Wine is racist! … Yes, racism pervades everything, especially the topic of old world vs new world wine. The terms ‘old world’ and ‘new world’ are totally outdated. Watch my video below and check out some links I’ve included that will help get you started on dismantling racism in the wine industry.
The history of ‘new world’ vinyards
Wine vineyards set up outside of Europe were done so by invading colonists on what was undeniably stolen land… Think about it… When immigrants from England first came to colonize America, they called it the ‘New World’ and then proceeded to murder the indigenous people who already lived there.
Countries that were stolen by European ‘conquerers’ include:
- South Africa
- New Zealand
The European colonization of all these countries meant that original and indigenous cultures were erased, native people were murdered, and many of those who survived were enslaved.
The taste of colonization
The terms “old world” and “new world” are clear colonial terms that are not even trying hard to masquerade as anything else. I much prefer to say “European wines” and “Non-European wines” when talking about where a wine is from. This is for two reasons:
- It doesn’t evoke racist, colonial imagery.
- It’s much more specific and helpful.
Keep in mind that colonization was all about WEATH and LAND-OWNERSHIP and NOT about the wellbeing of the people who had originally inhabited those places.
The ‘new world’ wine landscape
As of now (stats taken on the 31st of June 2020), black people own only 105 out of around two million wine brands. This means that black owned wine brands only account for 0.00005% of wine brands in total.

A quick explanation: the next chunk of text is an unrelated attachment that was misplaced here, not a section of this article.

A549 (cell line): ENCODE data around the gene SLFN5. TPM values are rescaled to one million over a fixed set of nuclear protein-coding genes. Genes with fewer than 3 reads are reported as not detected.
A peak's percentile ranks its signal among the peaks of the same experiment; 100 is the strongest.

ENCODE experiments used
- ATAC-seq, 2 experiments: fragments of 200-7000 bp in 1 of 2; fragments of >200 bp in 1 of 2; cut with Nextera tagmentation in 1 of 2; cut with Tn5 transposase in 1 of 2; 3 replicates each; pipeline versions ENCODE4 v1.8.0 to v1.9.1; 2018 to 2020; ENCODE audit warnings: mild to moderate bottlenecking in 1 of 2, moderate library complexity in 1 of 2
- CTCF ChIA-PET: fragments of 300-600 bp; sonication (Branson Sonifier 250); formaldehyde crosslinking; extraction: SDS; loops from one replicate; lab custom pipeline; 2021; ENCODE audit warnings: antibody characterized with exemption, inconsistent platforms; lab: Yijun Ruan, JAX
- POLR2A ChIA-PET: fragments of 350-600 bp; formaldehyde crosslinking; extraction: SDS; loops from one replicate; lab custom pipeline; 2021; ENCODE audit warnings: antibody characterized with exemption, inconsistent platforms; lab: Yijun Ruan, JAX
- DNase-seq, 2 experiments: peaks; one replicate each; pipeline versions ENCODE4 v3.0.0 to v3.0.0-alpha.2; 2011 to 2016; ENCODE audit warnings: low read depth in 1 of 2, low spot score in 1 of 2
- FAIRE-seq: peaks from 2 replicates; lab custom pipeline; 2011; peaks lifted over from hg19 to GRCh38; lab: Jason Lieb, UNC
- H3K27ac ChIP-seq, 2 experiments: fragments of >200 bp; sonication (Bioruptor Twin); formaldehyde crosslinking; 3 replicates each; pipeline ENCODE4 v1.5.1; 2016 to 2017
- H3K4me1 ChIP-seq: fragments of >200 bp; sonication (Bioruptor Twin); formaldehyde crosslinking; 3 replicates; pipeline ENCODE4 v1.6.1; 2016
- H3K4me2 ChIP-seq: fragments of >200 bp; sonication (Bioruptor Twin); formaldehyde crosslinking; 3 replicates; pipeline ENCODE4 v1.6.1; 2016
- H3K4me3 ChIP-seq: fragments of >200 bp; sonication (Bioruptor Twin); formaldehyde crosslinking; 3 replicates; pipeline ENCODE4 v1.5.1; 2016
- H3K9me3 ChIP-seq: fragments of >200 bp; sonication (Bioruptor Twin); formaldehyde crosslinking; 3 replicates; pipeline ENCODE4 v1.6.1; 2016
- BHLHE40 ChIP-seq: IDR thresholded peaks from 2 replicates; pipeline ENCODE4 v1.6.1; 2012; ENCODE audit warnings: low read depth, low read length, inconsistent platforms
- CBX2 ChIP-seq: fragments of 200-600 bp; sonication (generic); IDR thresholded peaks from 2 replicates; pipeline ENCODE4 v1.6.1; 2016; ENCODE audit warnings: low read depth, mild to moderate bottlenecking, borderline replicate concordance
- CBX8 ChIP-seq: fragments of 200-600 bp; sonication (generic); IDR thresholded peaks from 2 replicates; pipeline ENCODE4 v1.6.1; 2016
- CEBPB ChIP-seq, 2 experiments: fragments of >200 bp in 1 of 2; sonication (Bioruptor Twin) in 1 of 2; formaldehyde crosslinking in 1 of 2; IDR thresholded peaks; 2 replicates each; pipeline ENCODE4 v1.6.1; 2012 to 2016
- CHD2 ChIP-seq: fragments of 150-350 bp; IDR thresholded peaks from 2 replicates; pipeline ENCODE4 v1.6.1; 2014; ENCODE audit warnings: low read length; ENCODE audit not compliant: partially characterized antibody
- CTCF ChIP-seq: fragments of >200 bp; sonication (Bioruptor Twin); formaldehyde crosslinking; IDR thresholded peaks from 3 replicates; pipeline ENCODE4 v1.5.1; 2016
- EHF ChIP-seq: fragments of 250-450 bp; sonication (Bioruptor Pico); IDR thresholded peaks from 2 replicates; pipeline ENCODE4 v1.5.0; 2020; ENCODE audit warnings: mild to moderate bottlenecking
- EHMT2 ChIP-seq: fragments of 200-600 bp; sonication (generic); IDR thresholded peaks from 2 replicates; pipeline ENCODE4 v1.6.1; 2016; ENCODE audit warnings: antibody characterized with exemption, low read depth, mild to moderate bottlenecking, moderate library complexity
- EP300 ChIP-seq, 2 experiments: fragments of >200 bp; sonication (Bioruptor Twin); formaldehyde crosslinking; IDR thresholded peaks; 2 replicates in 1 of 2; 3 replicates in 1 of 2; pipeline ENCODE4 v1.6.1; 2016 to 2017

Traditionally, and even now, white land owners profit from sales while black and brown people work out in the fields doing all the ground labor.
Native communities are still suffering from the effects of alcohol pushed upon them by white settlers. Originally, it was introduced to them as a means of control while the colonizers were busy stealing land and killing dissenters.
Also, when was the last time you saw a white-owner wine brand being marketed to anyone other than a white person? Probably never.
Wine companies need to step up and address their issues involving racism. The wine world needs to reckon with its history of colonialism, and the vocabulary it uses to describe wine.
How you can help
Firstly, words matter, so swapping out ‘old world’ and ‘new world’ with ‘European’ and ‘Non-European’ is a pretty easy, but powerful thing to do.
Secondly, educating yourself about decolonizing wine and reading about wine experiences from people of color is a wonderful way to expand your worldview. Here are some places to start:
Support Black Owned Wine Businesses
If you would like to support the professional development of POC in the wine business, here are some links to get you started:
This blog post may not have been what you expected. Nonetheless, I hope it’s been a fruitful read and has cleared up the problem of the ‘old world vs new world wine’ debate. I hope you agree that this is an important issue, and join me in helping to decolonize wine!